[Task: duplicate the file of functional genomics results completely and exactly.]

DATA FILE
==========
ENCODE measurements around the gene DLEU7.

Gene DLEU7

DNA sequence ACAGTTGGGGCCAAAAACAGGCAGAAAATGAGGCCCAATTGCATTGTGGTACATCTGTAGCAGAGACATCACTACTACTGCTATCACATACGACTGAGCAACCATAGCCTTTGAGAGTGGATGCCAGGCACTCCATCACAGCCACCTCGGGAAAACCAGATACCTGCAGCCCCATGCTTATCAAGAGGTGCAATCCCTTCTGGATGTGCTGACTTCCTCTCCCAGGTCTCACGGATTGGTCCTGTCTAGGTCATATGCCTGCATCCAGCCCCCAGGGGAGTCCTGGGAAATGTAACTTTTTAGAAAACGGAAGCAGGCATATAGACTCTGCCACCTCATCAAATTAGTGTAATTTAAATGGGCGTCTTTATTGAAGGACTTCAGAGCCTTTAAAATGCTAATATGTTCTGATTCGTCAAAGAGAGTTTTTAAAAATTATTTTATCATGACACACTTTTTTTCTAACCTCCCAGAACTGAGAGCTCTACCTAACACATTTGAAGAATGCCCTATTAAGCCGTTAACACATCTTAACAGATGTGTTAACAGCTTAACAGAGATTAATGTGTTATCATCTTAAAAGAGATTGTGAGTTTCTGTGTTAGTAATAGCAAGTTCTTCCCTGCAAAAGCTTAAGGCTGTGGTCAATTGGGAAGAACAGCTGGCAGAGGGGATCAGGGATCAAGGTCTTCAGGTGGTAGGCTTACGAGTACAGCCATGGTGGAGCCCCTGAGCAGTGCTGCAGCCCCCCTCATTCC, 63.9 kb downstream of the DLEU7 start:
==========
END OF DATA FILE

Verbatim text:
ENCODE measurements around the gene DLEU7.

Gene DLEU7

DNA sequence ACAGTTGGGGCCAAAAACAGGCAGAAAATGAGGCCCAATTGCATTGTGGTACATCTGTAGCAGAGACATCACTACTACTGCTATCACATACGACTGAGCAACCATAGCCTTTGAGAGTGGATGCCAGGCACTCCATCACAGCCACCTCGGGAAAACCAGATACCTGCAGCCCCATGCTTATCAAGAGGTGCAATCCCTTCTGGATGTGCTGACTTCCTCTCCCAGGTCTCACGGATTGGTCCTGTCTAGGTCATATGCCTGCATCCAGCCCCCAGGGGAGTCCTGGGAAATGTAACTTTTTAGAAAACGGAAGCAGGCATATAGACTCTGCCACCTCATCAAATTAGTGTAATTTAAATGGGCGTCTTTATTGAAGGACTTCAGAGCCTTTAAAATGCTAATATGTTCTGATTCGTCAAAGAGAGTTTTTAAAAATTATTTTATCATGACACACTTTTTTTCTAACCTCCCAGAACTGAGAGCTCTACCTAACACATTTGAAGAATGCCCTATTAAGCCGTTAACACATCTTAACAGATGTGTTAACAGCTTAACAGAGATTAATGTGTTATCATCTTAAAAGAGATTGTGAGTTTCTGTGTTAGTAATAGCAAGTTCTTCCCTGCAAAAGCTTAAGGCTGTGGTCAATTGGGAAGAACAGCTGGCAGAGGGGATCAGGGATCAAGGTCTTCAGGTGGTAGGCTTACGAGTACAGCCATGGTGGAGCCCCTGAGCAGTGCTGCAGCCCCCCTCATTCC, 63.9 kb downstream of the DLEU7 start: